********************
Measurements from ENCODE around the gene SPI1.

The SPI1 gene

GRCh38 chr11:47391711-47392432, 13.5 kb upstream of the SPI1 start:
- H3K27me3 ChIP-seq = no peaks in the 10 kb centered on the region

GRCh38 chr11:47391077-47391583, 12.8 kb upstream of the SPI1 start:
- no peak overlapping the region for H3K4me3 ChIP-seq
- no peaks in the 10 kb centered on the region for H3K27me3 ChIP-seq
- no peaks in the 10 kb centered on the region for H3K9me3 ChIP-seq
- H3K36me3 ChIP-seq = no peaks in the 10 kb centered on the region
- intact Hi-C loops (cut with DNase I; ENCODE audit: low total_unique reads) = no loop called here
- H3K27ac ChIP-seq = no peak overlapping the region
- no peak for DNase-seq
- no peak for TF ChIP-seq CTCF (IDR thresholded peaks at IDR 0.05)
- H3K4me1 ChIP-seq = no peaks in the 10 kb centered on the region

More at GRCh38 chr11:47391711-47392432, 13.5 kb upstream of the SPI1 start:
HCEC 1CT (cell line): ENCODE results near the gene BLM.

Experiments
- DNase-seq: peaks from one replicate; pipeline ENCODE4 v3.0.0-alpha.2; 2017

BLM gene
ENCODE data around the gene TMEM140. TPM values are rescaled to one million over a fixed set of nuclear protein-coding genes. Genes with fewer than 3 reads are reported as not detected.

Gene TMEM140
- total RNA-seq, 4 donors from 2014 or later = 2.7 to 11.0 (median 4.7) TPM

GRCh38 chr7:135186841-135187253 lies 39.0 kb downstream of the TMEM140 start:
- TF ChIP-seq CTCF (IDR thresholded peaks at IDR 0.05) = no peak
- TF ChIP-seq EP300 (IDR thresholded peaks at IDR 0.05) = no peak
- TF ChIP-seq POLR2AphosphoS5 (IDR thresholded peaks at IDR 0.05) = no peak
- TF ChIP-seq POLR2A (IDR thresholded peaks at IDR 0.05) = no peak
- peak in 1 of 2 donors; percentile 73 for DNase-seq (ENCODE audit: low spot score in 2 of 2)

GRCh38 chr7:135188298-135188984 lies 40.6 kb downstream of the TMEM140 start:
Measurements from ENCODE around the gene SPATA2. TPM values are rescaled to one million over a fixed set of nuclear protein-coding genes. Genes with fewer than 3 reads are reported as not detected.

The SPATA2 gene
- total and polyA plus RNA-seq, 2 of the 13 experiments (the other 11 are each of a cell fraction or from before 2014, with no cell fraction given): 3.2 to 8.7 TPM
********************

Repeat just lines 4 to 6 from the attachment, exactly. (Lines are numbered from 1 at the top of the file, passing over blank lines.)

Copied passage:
- H3K27me3 ChIP-seq = no peaks in the 10 kb centered on the region

GRCh38 chr11:47391077-47391583, 12.8 kb upstream of the SPI1 start:
- no peak overlapping the region for H3K4me3 ChIP-seq